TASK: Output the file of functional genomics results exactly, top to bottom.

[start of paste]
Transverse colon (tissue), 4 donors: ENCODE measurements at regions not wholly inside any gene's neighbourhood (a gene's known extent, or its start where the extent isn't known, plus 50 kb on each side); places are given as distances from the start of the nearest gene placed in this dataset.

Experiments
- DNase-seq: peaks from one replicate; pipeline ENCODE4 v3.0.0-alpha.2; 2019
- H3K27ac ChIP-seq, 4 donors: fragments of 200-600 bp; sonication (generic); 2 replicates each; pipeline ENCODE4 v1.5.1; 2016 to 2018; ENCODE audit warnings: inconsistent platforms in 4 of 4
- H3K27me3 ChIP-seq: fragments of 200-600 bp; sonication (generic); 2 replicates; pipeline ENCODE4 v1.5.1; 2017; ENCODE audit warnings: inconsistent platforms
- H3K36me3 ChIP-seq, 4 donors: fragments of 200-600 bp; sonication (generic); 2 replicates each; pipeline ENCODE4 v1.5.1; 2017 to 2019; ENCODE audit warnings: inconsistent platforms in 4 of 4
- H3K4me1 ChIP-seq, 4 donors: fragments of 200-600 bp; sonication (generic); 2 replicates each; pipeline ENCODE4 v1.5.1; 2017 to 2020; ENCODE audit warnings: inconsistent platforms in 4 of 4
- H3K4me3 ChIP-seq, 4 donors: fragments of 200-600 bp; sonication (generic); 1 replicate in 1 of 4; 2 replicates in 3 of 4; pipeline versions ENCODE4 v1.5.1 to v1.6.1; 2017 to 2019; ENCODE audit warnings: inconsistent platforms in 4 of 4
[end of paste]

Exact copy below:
Transverse colon (tissue), 4 donors: ENCODE measurements at regions not wholly inside any gene's neighbourhood (a gene's known extent, or its start where the extent isn't known, plus 50 kb on each side); places are given as distances from the start of the nearest gene placed in this dataset.

Experiments
- DNase-seq: peaks from one replicate; pipeline ENCODE4 v3.0.0-alpha.2; 2019
- H3K27ac ChIP-seq, 4 donors: fragments of 200-600 bp; sonication (generic); 2 replicates each; pipeline ENCODE4 v1.5.1; 2016 to 2018; ENCODE audit warnings: inconsistent platforms in 4 of 4
- H3K27me3 ChIP-seq: fragments of 200-600 bp; sonication (generic); 2 replicates; pipeline ENCODE4 v1.5.1; 2017; ENCODE audit warnings: inconsistent platforms
- H3K36me3 ChIP-seq, 4 donors: fragments of 200-600 bp; sonication (generic); 2 replicates each; pipeline ENCODE4 v1.5.1; 2017 to 2019; ENCODE audit warnings: inconsistent platforms in 4 of 4
- H3K4me1 ChIP-seq, 4 donors: fragments of 200-600 bp; sonication (generic); 2 replicates each; pipeline ENCODE4 v1.5.1; 2017 to 2020; ENCODE audit warnings: inconsistent platforms in 4 of 4
- H3K4me3 ChIP-seq, 4 donors: fragments of 200-600 bp; sonication (generic); 1 replicate in 1 of 4; 2 replicates in 3 of 4; pipeline versions ENCODE4 v1.5.1 to v1.6.1; 2017 to 2019; ENCODE audit warnings: inconsistent platforms in 4 of 4